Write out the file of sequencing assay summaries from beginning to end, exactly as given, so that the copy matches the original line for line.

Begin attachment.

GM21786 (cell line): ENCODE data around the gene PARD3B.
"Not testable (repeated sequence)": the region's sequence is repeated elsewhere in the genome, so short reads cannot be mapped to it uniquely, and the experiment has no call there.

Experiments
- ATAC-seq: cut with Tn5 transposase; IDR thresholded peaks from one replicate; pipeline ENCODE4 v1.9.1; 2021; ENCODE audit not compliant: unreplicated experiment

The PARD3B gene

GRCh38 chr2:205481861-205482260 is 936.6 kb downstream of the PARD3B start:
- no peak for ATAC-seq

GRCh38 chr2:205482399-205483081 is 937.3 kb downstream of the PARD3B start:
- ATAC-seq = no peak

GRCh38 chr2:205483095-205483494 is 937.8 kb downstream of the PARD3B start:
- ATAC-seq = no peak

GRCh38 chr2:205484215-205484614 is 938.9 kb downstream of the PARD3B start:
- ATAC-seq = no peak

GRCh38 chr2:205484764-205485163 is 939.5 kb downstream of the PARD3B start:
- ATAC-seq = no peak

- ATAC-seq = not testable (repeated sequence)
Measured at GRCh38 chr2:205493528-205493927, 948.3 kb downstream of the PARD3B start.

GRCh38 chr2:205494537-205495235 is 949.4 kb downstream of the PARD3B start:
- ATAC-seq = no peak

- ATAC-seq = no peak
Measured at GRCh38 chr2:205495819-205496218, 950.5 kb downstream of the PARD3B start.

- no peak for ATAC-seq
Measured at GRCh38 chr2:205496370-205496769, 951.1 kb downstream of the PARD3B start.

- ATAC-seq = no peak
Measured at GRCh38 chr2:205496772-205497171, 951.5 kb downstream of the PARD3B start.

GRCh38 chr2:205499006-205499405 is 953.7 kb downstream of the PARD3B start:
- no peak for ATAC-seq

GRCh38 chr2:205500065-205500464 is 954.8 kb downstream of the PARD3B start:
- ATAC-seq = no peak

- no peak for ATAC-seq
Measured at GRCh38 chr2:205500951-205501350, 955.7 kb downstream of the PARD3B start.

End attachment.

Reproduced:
GM21786 (cell line): ENCODE data around the gene PARD3B.
"Not testable (repeated sequence)": the region's sequence is repeated elsewhere in the genome, so short reads cannot be mapped to it uniquely, and the experiment has no call there.

Experiments
- ATAC-seq: cut with Tn5 transposase; IDR thresholded peaks from one replicate; pipeline ENCODE4 v1.9.1; 2021; ENCODE audit not compliant: unreplicated experiment

The PARD3B gene

GRCh38 chr2:205481861-205482260 is 936.6 kb downstream of the PARD3B start:
- no peak for ATAC-seq

GRCh38 chr2:205482399-205483081 is 937.3 kb downstream of the PARD3B start:
- ATAC-seq = no peak

GRCh38 chr2:205483095-205483494 is 937.8 kb downstream of the PARD3B start:
- ATAC-seq = no peak

GRCh38 chr2:205484215-205484614 is 938.9 kb downstream of the PARD3B start:
- ATAC-seq = no peak

GRCh38 chr2:205484764-205485163 is 939.5 kb downstream of the PARD3B start:
- ATAC-seq = no peak

- ATAC-seq = not testable (repeated sequence)
Measured at GRCh38 chr2:205493528-205493927, 948.3 kb downstream of the PARD3B start.

GRCh38 chr2:205494537-205495235 is 949.4 kb downstream of the PARD3B start:
- ATAC-seq = no peak

- ATAC-seq = no peak
Measured at GRCh38 chr2:205495819-205496218, 950.5 kb downstream of the PARD3B start.

- no peak for ATAC-seq
Measured at GRCh38 chr2:205496370-205496769, 951.1 kb downstream of the PARD3B start.

- ATAC-seq = no peak
Measured at GRCh38 chr2:205496772-205497171, 951.5 kb downstream of the PARD3B start.

GRCh38 chr2:205499006-205499405 is 953.7 kb downstream of the PARD3B start:
- no peak for ATAC-seq

GRCh38 chr2:205500065-205500464 is 954.8 kb downstream of the PARD3B start:
- ATAC-seq = no peak

- no peak for ATAC-seq
Measured at GRCh38 chr2:205500951-205501350, 955.7 kb downstream of the PARD3B start.